EVPA founders interview: Serge Raicher


Serge Raicher


Serge Raicher is still involved in the social investment world, but as an individual, rather than as part of any formal structure.

I saw part of my final role as chair of EVPA as being to help the founders to phase out and of course that applied to me, too, so I purposely cut the strings with EVPA, other than following what’s going on and really liking what they’re doing.

For me, informing, catalysing and thought leadership are the three things EVPA has contributed. EVPA was the first collaborative movement of any scale about VP and social investment I think anywhere in the world, informing people about what VP is, reaching out to HNWIs, the private equity industry, foundations and policy-makers. It also acted as a catalyst and a meeting place both physical and virtual for information sharing and very soon, the thought leadership element developed. I think that has been and still should be a key mission for EVPA.

There was a lot of explaining at the beginning and responding to caution among the foundation community about ‘these people think they’re going to tell us how to do things’, so it was about convincing them what VP could and could not be in a European context. For me the word doesn’t matter – whether you call it VP or social investment or zumba dancing, it’s more what you do with it. The fact that it has become mainstream has brought a number of important developments. The first is that funding infrastructure is not a dirty word any more. It’s something which has been grasped by funders in general and I think that’s a key achievement. The notion of measuring impact has also been more strongly embedded, and the contribution of advice and assistance – those things are all good. Any foundation may choose to apply VP methods or not, but the fact that these things are at least considered is a great step forward.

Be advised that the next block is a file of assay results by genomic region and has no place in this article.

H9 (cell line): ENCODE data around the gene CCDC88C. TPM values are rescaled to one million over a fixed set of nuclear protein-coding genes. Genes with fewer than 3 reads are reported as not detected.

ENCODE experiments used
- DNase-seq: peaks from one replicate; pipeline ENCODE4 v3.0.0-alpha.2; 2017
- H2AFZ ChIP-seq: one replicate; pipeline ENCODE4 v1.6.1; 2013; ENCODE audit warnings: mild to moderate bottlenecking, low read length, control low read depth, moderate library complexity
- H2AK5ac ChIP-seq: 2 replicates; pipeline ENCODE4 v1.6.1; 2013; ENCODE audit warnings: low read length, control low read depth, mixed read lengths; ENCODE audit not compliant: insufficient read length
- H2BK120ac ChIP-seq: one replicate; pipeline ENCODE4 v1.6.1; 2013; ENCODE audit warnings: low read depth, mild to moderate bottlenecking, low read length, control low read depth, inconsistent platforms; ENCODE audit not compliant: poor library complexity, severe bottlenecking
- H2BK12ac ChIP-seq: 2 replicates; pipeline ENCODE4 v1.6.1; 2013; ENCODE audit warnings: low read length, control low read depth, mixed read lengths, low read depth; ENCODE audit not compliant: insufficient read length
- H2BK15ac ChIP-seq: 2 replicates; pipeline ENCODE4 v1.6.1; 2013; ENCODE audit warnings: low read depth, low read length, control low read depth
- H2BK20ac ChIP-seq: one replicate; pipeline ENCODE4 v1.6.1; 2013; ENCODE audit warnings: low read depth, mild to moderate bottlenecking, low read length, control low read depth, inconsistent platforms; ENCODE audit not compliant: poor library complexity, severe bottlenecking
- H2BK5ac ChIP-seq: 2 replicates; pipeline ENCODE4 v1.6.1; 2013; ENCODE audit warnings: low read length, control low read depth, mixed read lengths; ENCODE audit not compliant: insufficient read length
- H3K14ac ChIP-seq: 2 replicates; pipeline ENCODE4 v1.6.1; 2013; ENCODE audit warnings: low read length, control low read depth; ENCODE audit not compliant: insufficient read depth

EVPA is a means. To me, the end is to help the sector have greater impact – in other words, be better at fulfilling their mission by having access to techniques, to information. I think the key task for EVPA in the next 5-10 years is helping further create standards and best practice. For instance, the charter for impact investing, launched at this conference – that’s exactly the type of thing EVPA can bring to the market. If everything we have learned together in VP and social investment can be embedded into best practice, not only would it help newcomers, it would also help gather more investment, help VP practitioners avoid some mistakes and hopefully it will make us all better at helping the people that need it.

I have some concern about what I’d call impact washing – if, for instance, in order to raise a fund, you ‘package’ the strategy from an angle that makes it look like an impact investment when really it’s just a regular investment. There is also a risk of promising unrealistic financial returns to investors. There’s a danger that in indulging in this practice, genuine impact investors are put off. I can feel that debate coming up and having the groundwork in advance in order to be ready and speak as the authoritative voice of its constituencies would be an extremely useful job for EVPA to do.

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